That liminal space between Christmas and the New Year, when no one really knows what day it is and it’s perfectly acceptable to eat finger food at every meal and start drinking at 3pm, admittedly didn’t feel that special in 2020. Especially given that a good portion of said year was spent in lockdown doing precisely those things for three months. And given how more restrictions are being put into place, it seems the regular new year’s resolutions are doomed to fail before we even have a chance to start them.
You can’t go to the gym to get fitter, you can’t travel anywhere, let alone travel more, and let’s face it, we’ve gotten pretty good at spending more time with family, and picking up a new skill, and getting more organised – we had the whole of the first lockdown to do that. So, as we move to the new year, and most likely to a higher tier, perhaps it’s worth examining how we can maximise our newfound free time with regards to our literature.
If we turn our reading into a chore, does it still remain an enjoyable leisure activity, or does it just become part of our ever-growing collective to-do lists?
The majority of book-related resolutions involve building on one’s current repertoire: such as reading more books than one already does, reading different genres and branching out from a comfort zone, or spending more time reading and allocating a set time daily or weekly to work towards the goal. Some reading challenges are readily available on the internet, on websites like GoodReads, such as reading one book a month, or reading for a set time every day.
Others turn to journals or book clubs to encourage motivation by tracking progress in order to monitor the habits themselves. While this could be sustainable and effective for some, the issue I see with following large-scale challenges is that the books are not tailored to an individual’s taste. This can lead to losing interest, not finishing the challenge, and just feeling worse about not completing the goal. If we turn our reading into a chore, does it still remain an enjoyable leisure activity, or does it just become part of our ever-growing collective to-do lists?
But, in order to have effective resolutions, the goals need to be realistic
For many people, myself included, crossing things off lists is an incredible form of motivation. Many feel the need to put every menial task on a list so that they can cross it off, and this may even extend to hobbies. Most people do have a reading list that they’ve been adding to, regardless of how likely they are to actually read it. But, in order to have effective resolutions, the goals need to be realistic. Take this time to ask yourself how likely you are to read the books you added to the list and declutter it if need be. Chances are, if the only books on the list are books you actually want to read, you’ll be more likely to start them.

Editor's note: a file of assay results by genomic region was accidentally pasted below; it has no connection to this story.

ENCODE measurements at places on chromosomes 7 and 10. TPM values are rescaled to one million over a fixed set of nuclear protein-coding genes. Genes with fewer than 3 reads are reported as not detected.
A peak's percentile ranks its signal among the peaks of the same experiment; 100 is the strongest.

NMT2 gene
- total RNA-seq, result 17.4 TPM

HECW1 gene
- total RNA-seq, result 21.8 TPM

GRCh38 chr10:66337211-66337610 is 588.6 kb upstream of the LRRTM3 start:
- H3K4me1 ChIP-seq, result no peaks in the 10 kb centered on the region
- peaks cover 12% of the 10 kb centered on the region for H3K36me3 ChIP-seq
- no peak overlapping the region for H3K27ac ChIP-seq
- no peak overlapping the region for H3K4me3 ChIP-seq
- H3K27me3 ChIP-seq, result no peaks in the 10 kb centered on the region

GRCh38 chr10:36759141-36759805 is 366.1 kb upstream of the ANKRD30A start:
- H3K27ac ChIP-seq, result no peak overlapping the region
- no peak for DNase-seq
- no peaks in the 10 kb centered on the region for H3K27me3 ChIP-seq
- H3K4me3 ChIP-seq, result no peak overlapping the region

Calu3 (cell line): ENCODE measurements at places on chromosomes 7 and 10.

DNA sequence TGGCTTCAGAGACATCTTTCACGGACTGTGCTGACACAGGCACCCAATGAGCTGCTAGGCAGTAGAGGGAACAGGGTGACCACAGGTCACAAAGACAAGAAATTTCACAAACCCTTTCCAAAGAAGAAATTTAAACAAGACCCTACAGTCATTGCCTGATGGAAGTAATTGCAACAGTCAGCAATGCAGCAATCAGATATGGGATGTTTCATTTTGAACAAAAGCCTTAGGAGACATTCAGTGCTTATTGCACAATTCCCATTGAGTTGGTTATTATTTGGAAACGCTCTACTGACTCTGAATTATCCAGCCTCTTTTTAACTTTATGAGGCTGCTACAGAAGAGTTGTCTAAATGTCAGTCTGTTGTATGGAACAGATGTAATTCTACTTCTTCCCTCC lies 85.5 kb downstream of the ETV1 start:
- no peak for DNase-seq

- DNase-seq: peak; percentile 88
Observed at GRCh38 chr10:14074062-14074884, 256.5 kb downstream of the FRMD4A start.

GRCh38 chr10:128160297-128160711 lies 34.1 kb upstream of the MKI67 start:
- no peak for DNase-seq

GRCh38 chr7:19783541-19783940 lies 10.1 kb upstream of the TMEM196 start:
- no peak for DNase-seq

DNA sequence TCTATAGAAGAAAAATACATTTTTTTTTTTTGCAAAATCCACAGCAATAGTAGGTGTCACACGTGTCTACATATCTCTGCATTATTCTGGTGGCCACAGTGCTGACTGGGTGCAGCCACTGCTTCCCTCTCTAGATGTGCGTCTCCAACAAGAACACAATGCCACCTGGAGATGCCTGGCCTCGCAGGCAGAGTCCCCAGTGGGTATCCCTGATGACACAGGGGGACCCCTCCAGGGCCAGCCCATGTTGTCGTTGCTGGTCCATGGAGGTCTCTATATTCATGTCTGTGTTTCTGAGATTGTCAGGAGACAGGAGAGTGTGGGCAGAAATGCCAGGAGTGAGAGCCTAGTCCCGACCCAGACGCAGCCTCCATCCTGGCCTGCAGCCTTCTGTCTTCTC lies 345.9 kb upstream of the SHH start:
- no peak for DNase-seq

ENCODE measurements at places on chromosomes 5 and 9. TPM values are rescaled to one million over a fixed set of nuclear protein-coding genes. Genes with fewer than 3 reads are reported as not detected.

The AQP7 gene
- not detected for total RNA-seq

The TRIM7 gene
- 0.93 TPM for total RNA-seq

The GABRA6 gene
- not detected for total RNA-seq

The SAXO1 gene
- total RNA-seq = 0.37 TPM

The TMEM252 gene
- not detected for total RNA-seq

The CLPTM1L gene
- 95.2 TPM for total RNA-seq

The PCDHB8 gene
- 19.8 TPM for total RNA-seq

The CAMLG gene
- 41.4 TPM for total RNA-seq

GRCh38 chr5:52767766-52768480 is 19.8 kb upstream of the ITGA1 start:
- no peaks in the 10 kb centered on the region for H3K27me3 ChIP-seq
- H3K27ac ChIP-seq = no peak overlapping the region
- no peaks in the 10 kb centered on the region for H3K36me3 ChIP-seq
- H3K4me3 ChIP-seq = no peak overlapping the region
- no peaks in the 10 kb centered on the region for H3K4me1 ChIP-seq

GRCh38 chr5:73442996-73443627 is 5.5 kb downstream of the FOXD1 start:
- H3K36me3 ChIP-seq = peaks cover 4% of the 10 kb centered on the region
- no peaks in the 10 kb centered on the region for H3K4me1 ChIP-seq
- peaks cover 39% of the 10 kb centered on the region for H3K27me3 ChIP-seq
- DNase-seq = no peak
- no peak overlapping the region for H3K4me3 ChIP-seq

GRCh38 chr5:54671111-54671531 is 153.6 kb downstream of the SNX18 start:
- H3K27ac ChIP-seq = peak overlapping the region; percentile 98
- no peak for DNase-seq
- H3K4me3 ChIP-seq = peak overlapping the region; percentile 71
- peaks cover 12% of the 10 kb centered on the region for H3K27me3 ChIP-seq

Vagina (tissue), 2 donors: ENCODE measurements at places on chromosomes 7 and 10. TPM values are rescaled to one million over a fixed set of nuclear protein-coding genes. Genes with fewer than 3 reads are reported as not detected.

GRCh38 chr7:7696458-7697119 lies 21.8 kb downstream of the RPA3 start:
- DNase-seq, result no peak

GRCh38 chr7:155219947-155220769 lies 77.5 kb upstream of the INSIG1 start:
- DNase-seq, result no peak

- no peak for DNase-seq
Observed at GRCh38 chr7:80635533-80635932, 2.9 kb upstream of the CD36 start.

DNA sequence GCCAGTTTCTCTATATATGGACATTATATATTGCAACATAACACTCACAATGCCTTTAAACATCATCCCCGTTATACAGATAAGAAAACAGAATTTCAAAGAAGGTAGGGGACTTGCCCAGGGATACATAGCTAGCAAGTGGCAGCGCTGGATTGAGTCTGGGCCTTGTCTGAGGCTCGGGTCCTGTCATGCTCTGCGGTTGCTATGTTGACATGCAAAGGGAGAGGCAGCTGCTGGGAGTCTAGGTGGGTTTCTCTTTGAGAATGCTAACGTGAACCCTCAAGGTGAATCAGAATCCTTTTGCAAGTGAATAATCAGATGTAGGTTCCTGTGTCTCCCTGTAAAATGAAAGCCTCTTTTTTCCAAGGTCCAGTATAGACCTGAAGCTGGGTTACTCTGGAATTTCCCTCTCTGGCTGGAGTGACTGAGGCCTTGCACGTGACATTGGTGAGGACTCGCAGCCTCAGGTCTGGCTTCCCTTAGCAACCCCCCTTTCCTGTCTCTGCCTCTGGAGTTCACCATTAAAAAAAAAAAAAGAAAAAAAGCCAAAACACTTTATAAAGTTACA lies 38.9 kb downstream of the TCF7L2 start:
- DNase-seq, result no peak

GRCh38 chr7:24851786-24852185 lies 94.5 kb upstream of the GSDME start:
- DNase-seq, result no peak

Another thing we can do is be more conscious of what we’re consuming. If your eventual goal is to be more well-rounded, then track the genres you read currently and try branching out bit by bit. If your aim is to just read more books during the year, then consider setting out designated time frames to read by, or setting out time during the day to spend reading.
All this being said, we do have to remember that we’ve all had a long year, and we’re not out of the storm yet; aiming to be productivity machines is ultimately unsustainable in the long run. So, while it’s true that now is the ideal time to become more well-read, perhaps only consider it if you would like to do it for personal growth, and not for pandemic productivity points. Now is a great time to rediscover your love of reading or build on the habits you formed over the year, but we’ve all earned the right to go into the new year having deserved a break. So, by all means, have your bookish resolutions, but remember that the trick to accomplishing your goals is to genuinely want to read, enjoy the content you’re consuming, and treat it like a leisurely activity instead of a chore.